The complaints of harassment and sexual harassment were serious. However, there was concern that they were being done simply as leverage in the termination pay dispute. 

While that may have been true, the complaints were found to have merit. In this case, the complaints were against a key managing partner in the business. Facing the stark conclusions of harassment and sexual harassment, the business relationship amongst the ownership group was severed and the viability of the business was seriously jeopardized – it may not recover.

There was ample evidence that many bystander employees and some business partners knew about the abuse that was going on and, rather than speaking out, they hoped it would stop on its own.

Lessons Learned:

Treat your employees as the most precious resource in your business. So-called bystanders have an important role to play in dealing with harassment and sexual harassment. Don’t be cheap when terminating employees.

The path to a “kinder and gentler” world is often not so kind and gentle.  A workplace harassment investigation is best understood as a form of adversarial process that can be a source of great stress and consternation for all involved.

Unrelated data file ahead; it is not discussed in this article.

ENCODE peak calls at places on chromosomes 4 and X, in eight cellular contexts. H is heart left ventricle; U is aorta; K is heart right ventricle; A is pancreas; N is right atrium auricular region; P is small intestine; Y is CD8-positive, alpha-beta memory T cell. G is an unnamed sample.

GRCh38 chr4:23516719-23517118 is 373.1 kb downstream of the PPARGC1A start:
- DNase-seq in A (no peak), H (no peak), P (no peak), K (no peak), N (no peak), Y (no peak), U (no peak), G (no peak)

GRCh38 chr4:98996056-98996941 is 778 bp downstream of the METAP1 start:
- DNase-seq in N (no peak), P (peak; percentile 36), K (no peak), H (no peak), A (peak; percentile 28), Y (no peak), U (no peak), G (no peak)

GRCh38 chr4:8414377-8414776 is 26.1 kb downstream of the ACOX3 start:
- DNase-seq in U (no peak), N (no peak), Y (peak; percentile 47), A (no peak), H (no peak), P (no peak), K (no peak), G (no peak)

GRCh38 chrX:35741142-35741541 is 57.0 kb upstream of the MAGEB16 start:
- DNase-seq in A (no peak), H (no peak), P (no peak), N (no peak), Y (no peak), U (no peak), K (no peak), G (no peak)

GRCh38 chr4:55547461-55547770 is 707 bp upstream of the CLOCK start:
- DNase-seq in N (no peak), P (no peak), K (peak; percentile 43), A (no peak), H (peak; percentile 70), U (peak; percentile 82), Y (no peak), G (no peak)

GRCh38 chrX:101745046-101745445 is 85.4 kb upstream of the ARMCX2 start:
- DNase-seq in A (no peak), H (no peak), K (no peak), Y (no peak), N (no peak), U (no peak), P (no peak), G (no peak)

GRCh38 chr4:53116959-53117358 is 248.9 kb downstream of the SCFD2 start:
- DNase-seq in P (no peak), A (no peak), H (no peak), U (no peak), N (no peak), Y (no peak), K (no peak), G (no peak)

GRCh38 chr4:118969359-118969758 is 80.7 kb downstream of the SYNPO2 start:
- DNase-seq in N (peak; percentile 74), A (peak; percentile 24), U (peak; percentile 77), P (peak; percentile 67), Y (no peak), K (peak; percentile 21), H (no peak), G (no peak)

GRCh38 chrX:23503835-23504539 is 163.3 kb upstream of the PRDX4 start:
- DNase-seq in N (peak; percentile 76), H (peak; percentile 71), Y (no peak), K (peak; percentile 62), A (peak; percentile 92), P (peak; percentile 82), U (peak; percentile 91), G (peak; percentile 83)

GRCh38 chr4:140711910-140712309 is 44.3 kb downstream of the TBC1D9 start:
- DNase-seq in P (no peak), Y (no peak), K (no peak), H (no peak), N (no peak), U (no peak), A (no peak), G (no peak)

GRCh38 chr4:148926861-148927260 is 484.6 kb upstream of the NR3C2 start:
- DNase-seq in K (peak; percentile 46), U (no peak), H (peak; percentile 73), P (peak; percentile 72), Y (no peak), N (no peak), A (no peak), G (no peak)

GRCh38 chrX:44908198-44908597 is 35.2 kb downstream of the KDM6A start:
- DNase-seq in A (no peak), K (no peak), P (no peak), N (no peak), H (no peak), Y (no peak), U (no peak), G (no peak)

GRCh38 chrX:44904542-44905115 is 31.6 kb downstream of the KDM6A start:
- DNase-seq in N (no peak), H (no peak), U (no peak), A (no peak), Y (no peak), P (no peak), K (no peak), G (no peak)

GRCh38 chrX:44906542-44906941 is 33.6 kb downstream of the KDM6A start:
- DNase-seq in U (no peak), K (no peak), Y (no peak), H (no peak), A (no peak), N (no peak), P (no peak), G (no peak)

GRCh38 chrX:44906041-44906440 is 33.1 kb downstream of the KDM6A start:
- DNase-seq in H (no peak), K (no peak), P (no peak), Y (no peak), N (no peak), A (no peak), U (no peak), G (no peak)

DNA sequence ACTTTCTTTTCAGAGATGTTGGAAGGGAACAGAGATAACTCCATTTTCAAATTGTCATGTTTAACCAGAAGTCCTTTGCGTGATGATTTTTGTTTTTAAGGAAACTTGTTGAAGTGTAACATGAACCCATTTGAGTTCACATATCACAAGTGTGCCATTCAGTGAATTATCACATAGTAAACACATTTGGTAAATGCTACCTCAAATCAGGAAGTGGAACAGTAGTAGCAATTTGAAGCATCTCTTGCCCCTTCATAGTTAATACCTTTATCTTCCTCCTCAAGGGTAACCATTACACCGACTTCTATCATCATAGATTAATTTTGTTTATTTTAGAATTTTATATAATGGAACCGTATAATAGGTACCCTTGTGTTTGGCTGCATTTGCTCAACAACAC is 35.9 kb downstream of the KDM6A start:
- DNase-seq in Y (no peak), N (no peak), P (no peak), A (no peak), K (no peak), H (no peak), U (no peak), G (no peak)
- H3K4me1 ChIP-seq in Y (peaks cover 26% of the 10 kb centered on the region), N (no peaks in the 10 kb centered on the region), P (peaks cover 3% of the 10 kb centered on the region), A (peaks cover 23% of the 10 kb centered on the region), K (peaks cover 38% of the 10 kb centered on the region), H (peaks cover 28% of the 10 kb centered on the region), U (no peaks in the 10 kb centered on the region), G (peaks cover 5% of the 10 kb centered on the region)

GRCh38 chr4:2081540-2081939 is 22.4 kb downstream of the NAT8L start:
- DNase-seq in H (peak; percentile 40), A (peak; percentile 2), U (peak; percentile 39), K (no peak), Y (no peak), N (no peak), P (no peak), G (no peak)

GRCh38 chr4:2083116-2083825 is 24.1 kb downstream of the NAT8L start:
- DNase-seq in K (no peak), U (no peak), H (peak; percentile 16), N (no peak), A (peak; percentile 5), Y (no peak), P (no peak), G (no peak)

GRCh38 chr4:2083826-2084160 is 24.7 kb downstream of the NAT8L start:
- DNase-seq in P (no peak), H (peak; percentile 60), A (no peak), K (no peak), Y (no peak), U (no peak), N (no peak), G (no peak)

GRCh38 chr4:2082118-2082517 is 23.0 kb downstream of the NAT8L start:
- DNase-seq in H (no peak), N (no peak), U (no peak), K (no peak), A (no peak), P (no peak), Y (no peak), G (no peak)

Because of the requirements on employers under Ontario’s Occupational Health and Safety Act, an investigation may be unavoidable. Make sure your policy is up to date and pay careful attention to the conflict competency of your workplace culture. A conflict-incompetent culture is not just unpleasant – it is a significant “cost centre”.

What is the Difference Between Facilitation and Mediation?

John Curtis, .

What’s the difference between facilitation and mediation? They are both means to an end – but the journey to get there is different. While the terms are often used interchangeably, there are clear differences between these two alternative dispute resolution techniques and clear instances in which one or the other is better suited for the job. But because workplace conflict does not always follow straight lines, it can be helpful to create an approach that combines the best of both mediation and facilitation.

More About Confidentiality

John Curtis, .